Man in forest observes restored pine forest habitat. By Hillebrand Steve, U.S. Fish and Wildlife Service [Public domain], via Wikimedia Commons

This article was originally published on Eco-Business


“After a series of floods and droughts in the late 1990s convinced the government of China that deforestation was a major threat to water quality and flood control, the country responded quickly, spending more than $100 billion in the first decade of the new millenium on landholder actions like planting trees and banning logging.

Through its Sloping Land Conservation Program, for instance, China paid 32 million farmers and 120 million households to convert steep croplands to forest and grassland. The Natural Forest Conservation Program, meanwhile, focuses on reforestation efforts and logging bans. These two initiatives are now the largest payments for ecosystem services (PES) programs in the world.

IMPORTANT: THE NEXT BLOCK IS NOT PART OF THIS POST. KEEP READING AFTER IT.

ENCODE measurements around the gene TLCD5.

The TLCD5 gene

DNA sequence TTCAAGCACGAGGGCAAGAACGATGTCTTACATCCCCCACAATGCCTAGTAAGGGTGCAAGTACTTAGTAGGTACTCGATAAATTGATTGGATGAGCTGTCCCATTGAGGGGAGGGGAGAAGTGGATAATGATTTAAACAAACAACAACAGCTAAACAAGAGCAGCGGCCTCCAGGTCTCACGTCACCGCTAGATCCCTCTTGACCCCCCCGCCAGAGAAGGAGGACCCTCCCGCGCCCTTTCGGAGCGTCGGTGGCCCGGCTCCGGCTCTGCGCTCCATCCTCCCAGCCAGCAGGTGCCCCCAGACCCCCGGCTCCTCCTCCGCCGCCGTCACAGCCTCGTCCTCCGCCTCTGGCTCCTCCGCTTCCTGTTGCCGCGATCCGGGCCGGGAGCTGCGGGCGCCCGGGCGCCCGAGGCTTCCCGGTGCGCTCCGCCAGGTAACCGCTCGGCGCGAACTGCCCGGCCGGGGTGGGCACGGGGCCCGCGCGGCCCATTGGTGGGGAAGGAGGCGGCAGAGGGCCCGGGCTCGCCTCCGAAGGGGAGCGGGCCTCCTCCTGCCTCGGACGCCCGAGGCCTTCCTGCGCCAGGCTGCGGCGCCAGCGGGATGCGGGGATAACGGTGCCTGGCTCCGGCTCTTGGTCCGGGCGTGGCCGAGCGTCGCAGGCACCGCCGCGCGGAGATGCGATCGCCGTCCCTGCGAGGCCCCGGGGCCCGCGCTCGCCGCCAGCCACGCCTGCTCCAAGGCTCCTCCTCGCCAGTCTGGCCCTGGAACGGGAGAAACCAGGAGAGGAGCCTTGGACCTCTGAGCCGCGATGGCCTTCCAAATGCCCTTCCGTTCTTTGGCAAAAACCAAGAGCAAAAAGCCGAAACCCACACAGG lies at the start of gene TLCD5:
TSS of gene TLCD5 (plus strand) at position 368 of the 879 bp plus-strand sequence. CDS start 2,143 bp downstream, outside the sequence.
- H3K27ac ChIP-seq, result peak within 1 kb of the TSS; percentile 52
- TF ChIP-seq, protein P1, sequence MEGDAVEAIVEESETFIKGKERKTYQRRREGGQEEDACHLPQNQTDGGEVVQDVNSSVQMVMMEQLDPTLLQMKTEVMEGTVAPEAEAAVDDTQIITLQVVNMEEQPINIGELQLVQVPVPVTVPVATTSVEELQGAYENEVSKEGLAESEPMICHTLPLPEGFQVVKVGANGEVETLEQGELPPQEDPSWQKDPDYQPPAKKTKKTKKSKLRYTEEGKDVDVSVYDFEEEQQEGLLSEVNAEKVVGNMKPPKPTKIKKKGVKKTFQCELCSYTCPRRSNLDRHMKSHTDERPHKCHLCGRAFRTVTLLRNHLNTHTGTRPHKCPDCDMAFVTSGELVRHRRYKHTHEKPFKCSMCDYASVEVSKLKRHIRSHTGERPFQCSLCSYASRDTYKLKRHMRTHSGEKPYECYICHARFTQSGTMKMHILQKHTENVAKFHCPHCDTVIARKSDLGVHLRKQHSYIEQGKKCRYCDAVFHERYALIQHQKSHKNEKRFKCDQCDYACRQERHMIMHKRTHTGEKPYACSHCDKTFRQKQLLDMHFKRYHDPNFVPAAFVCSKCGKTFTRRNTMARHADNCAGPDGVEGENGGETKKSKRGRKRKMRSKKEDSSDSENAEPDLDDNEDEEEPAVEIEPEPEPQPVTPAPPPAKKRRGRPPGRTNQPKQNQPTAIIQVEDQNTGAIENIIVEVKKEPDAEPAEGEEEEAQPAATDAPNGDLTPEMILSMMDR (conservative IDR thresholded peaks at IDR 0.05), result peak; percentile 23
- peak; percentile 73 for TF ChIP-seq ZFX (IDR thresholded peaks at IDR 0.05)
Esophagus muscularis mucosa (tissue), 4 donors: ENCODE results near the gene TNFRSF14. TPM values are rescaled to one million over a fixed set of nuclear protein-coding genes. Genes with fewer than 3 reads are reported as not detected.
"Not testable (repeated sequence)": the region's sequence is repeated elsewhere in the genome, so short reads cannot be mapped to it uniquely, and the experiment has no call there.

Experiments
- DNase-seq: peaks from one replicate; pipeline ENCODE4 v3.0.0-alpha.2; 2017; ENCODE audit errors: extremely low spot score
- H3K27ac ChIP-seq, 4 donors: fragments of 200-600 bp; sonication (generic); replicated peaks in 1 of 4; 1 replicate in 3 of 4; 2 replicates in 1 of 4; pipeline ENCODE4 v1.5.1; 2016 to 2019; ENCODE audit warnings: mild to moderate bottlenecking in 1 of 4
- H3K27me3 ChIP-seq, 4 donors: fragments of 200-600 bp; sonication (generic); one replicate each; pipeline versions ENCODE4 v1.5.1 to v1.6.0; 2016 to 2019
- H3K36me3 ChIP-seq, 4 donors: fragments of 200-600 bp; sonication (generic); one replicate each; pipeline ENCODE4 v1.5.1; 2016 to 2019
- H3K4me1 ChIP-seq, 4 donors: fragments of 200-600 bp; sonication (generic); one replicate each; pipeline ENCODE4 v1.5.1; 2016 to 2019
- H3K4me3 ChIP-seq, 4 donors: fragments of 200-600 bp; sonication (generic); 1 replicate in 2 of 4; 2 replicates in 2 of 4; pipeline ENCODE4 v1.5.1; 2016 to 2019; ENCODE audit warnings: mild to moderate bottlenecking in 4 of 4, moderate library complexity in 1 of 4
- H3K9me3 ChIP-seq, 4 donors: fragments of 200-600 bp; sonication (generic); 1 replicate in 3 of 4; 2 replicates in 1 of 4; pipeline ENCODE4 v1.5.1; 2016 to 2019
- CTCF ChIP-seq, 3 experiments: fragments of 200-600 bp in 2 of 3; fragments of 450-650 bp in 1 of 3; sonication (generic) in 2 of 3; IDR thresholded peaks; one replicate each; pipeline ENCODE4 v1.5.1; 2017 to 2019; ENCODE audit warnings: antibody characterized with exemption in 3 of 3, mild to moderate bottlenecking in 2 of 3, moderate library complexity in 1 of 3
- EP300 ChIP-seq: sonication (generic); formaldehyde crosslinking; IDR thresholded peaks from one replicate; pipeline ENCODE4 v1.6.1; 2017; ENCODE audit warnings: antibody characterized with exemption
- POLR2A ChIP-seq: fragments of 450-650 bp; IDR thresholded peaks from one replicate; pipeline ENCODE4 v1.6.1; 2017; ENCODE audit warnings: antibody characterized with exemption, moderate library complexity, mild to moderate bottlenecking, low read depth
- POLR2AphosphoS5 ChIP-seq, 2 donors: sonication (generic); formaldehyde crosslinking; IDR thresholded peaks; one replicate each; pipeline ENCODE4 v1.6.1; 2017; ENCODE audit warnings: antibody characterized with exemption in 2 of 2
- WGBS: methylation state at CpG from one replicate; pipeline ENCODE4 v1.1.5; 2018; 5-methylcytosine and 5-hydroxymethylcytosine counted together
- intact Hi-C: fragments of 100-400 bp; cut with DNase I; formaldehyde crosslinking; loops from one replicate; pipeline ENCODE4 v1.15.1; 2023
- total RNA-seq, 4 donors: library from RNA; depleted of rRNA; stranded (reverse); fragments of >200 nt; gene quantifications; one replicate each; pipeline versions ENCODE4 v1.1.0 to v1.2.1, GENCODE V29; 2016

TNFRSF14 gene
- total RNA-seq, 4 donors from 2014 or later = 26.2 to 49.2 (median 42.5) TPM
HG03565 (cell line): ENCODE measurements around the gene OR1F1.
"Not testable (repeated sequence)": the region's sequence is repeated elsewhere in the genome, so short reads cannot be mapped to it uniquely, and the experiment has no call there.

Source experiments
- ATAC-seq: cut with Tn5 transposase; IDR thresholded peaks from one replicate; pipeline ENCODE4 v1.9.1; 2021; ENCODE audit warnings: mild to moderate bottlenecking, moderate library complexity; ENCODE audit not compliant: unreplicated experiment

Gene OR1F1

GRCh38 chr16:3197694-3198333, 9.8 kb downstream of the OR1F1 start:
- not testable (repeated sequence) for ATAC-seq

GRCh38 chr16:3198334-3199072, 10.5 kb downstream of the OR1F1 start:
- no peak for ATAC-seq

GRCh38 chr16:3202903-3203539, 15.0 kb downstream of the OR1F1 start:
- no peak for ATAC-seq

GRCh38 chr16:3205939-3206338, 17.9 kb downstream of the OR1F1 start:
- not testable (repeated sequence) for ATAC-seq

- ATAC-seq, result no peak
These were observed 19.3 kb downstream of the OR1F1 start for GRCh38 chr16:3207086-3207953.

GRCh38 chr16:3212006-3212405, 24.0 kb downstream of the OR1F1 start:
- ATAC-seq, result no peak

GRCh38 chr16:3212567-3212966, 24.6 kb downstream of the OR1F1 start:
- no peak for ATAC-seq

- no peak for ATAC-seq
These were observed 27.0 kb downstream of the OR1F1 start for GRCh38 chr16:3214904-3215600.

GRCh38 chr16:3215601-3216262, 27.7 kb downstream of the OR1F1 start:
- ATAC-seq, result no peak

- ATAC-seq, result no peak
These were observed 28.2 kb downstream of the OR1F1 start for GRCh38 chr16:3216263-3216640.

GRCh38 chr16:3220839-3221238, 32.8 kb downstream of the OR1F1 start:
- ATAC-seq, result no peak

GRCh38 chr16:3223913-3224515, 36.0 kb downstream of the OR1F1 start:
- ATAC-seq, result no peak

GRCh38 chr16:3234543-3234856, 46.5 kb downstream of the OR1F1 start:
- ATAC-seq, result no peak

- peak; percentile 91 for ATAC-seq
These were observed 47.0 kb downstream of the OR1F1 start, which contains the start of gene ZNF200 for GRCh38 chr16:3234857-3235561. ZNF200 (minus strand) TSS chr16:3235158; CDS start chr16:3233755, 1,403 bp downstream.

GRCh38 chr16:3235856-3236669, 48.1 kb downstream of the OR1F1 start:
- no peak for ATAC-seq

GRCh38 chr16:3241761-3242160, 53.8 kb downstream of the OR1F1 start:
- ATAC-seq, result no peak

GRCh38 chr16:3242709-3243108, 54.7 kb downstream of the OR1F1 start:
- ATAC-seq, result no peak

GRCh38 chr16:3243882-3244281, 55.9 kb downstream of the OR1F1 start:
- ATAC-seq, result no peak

PES is a conservation strategy that involves a fairly basic concept: paying local residents and communities to manage their land in a way that ensures certain “services” provided by nature, such as carbon storage in trees, healthy watersheds, or preservation of biodiversity.

Just two decades ago, PES was a rather obscure conservation strategy, but it has taken off in recent years. Whereas there were only three journal references to PES in 1995, according to a study published last month in the journal Nature Sustainability, there were 1,900 journal references in 2016.

There are currently more than 550 PES programs active around the world in developed and developing countries alike, and more than $36 billion in annual transactions have been made through these programs, the study found…”

Read on at: Eco-Business.